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Tasty meat cuts perfect for Autumn from The Ginger Pig

The season is upon us and the colder weather is setting in. This can only mean one thing: Stews, slow cooking and hearty dishes of food. The Ginger Pig, infamous for their love of quality meat, have given us their top tips on what to buy this Autumn.

When the Autumn chills set in it’s time for slow cooking and belly-warming, flavourful dishes. The front end of the animal lends itself to this sort of cooking.


Meat taken from the fore end is not only the best value, it is also the sweetest tasting. 70% of the animal’s weight is held up by the front legs, increasing muscle bulk and adding great fat marbling.


With all its muscle structure and connective tissue, fore end meat needs to be cooked long and slow to break down the muscles, while the extra fat will add flavour and baste the meat to increase moisture, leaving it juicy and tender.

Recommended recipes from Ginger Pig Meat Book:


Slow roast shoulder of lamb


Lamb shoulder has the most flavour and is very succulent. Ideal for slow roasting and good value:


Serves 6, takes 4.5 hours

1 head of garlic

3kg shoulder of lamb or hogget

6 onions (peeled)

8 carrots (peeled)

Sea salt

freshly ground pepper


  • Pre-heat the oven to 190 degrees/gas mark 5/375 fahrenheit
  • Cut the head of the garlic in half and rub it all over the shoulder of lamb, then break in to cloves around the roasting tin
  • Add the onions and carrots and place the lamb on top, season and pour on 1.4 litres of water
  • Tent the tin with foil and place in the oven for 30 minutes
  • Reduce the heat to 150 degrees/gas mark 2/300 degrees fahrenheit and cook for a further 4 hours
  • About 30 minutes before serving, remove the foil and allow the lamb to brown
  • The lamb is so tender it doesn't require carving; the blade should just be lifted out, then the lamb spooned from the tin with the vegetables and the juices. Great with mashed potato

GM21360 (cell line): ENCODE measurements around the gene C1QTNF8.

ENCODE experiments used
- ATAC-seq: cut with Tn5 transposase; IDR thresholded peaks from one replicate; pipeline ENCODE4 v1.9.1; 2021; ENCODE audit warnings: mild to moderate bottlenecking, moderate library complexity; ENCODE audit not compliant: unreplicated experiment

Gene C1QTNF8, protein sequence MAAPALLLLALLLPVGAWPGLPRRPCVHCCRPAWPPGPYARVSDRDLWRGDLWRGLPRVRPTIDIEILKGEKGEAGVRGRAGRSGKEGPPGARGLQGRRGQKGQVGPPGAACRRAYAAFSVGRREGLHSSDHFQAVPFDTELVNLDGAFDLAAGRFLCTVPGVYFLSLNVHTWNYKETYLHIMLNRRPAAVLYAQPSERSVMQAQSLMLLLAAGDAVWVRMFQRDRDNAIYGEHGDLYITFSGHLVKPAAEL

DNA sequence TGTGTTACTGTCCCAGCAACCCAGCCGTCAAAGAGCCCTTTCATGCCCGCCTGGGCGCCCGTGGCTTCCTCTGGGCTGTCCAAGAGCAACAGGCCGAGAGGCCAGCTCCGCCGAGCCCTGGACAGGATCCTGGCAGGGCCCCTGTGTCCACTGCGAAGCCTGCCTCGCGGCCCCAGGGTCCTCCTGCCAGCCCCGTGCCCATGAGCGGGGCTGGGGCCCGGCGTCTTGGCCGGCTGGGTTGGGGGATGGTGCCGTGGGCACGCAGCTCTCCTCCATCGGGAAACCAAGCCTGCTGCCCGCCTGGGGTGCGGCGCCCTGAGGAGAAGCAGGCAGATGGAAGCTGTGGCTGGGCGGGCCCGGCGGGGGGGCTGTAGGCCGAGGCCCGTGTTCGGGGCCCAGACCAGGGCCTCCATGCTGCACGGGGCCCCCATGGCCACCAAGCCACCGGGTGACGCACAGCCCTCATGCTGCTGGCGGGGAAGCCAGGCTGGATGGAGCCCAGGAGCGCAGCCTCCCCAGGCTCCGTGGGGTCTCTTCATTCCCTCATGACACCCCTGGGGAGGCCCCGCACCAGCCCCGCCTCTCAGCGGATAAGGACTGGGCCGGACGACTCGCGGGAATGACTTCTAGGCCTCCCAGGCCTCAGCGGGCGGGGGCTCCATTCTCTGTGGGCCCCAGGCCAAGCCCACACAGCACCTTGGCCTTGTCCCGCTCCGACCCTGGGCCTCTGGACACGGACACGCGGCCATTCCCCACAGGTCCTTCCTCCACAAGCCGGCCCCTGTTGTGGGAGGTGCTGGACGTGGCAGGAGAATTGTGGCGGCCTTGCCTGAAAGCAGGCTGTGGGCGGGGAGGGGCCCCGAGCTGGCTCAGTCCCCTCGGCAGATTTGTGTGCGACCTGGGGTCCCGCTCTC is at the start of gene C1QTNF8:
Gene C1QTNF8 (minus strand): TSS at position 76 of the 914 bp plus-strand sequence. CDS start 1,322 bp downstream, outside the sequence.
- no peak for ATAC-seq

Rolled and stuffed breast of lamb


Serves 4, takes 2.5 hours

1tbsp olive oil

1 onion, peeled and finely diced

2 garlic cloves, crushed, then peeled

175g (6oz) mushrooms, finely chopped

175g (6oz) spinach, finely chopped

140g (4oz) cheddar cheese

1 egg, beaten

sea salt

Freshly ground black pepper

1breast of lamb, boned (keep the bones)

1 tbsp plain flour

1 tbsp redcurrant jelly

100ml red wine


  • Preheat the oven to 170 degrees/325 degrees fahrenheit/gas mark 3
  • Heat the olive oil in a frying pan, add the onion and garlic and cook until lightly brown
  • Tip in the mushrooms and cook for five minutes, then add the spinach to wilt. Leave to cool, then mix in the cheddar, egg and seasoning
  • Lie the lamb skin side down on a large sheet of kitchen foil, spread evenly with stuffing, then tightly roll up the breast and wrap in the foil, twisting each end to to seal
  • Place the bones and lamb in a roasting tin and roast for 1.5 hours, then remove the bones
  • Place the bones in a shallow saucepan and just cover with water
  • Cover, bring to the boil, then simmer for 35 minutes the strain
  • Meanwhile, roast the meat for a further 30 minutes
  • When cooked, remove from the oven and discard the foil but retain the cooking juices
  • Add the flour to the roasting tin and mix well, place over a medium heat and slowly pour in the roasted bone stock, mixing until smooth
  • Add the redcurrent jelly and wine, bring to a boil and reduce by half.
  • Carve the lamb and serve with the sauce and a rosemary sprig to garnish

A little more on lamb


The hardworking heft of muscle from the forequarter of the animal, which can be broken down into separate parts or roasted whole to great affect. Although leg (from the rear of the animal, which does less work than the front) is often favoured as the premium cut, it is shoulder the gives the most flavour and succulence, thanks to its marbling of fat and intramuscular tissue. Cooked slowly and allowed to tenderize over a number of hours, shoulder has every ounce of leg’s majesty at around half the price. While shoulder makes a fantastic roast, it’s ideal for dicing or mincing too. A whole shoulder will feed four to eight, depending on whether you have a small new season lamb around Easter or a large hogget in the new year.


To cook

With a whole or piece of lamb shoulder, you can’t really go wrong. Marinade or flavour if you wish, then give it 10 minutes at 200°C before adding a glass of wine and turning the oven down to 140°C for 3-5 hours.